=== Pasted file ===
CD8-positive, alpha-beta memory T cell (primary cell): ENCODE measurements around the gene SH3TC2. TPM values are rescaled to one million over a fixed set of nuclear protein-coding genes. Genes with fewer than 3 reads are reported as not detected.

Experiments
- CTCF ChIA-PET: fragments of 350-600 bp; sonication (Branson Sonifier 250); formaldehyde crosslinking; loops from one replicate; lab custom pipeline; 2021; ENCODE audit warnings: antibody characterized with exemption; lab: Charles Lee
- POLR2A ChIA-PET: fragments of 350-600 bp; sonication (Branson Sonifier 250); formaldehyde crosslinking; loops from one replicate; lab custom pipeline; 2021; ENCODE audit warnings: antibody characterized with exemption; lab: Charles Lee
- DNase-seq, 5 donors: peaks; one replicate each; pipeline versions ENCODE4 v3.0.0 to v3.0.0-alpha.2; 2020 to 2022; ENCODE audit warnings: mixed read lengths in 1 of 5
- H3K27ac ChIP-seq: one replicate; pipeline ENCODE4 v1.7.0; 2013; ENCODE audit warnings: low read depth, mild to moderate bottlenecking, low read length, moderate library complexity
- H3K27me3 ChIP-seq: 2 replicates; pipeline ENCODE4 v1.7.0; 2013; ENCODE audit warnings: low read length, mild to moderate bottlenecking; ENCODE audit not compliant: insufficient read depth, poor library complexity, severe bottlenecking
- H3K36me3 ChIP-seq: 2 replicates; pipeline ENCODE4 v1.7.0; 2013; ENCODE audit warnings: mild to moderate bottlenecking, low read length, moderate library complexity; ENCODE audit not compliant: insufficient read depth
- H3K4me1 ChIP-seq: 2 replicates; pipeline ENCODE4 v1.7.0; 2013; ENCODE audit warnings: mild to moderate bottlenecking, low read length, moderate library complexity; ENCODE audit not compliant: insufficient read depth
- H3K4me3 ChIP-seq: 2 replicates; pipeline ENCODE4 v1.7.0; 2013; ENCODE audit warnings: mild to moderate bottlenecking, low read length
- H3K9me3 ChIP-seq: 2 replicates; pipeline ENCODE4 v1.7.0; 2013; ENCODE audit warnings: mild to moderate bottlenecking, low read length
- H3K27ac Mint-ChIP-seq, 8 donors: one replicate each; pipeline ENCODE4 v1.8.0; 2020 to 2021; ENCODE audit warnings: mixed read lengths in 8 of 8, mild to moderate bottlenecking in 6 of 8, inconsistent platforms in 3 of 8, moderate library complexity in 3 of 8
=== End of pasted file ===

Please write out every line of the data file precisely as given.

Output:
CD8-positive, alpha-beta memory T cell (primary cell): ENCODE measurements around the gene SH3TC2. TPM values are rescaled to one million over a fixed set of nuclear protein-coding genes. Genes with fewer than 3 reads are reported as not detected.

Experiments
- CTCF ChIA-PET: fragments of 350-600 bp; sonication (Branson Sonifier 250); formaldehyde crosslinking; loops from one replicate; lab custom pipeline; 2021; ENCODE audit warnings: antibody characterized with exemption; lab: Charles Lee
- POLR2A ChIA-PET: fragments of 350-600 bp; sonication (Branson Sonifier 250); formaldehyde crosslinking; loops from one replicate; lab custom pipeline; 2021; ENCODE audit warnings: antibody characterized with exemption; lab: Charles Lee
- DNase-seq, 5 donors: peaks; one replicate each; pipeline versions ENCODE4 v3.0.0 to v3.0.0-alpha.2; 2020 to 2022; ENCODE audit warnings: mixed read lengths in 1 of 5
- H3K27ac ChIP-seq: one replicate; pipeline ENCODE4 v1.7.0; 2013; ENCODE audit warnings: low read depth, mild to moderate bottlenecking, low read length, moderate library complexity
- H3K27me3 ChIP-seq: 2 replicates; pipeline ENCODE4 v1.7.0; 2013; ENCODE audit warnings: low read length, mild to moderate bottlenecking; ENCODE audit not compliant: insufficient read depth, poor library complexity, severe bottlenecking
- H3K36me3 ChIP-seq: 2 replicates; pipeline ENCODE4 v1.7.0; 2013; ENCODE audit warnings: mild to moderate bottlenecking, low read length, moderate library complexity; ENCODE audit not compliant: insufficient read depth
- H3K4me1 ChIP-seq: 2 replicates; pipeline ENCODE4 v1.7.0; 2013; ENCODE audit warnings: mild to moderate bottlenecking, low read length, moderate library complexity; ENCODE audit not compliant: insufficient read depth
- H3K4me3 ChIP-seq: 2 replicates; pipeline ENCODE4 v1.7.0; 2013; ENCODE audit warnings: mild to moderate bottlenecking, low read length
- H3K9me3 ChIP-seq: 2 replicates; pipeline ENCODE4 v1.7.0; 2013; ENCODE audit warnings: mild to moderate bottlenecking, low read length
- H3K27ac Mint-ChIP-seq, 8 donors: one replicate each; pipeline ENCODE4 v1.8.0; 2020 to 2021; ENCODE audit warnings: mixed read lengths in 8 of 8, mild to moderate bottlenecking in 6 of 8, inconsistent platforms in 3 of 8, moderate library complexity in 3 of 8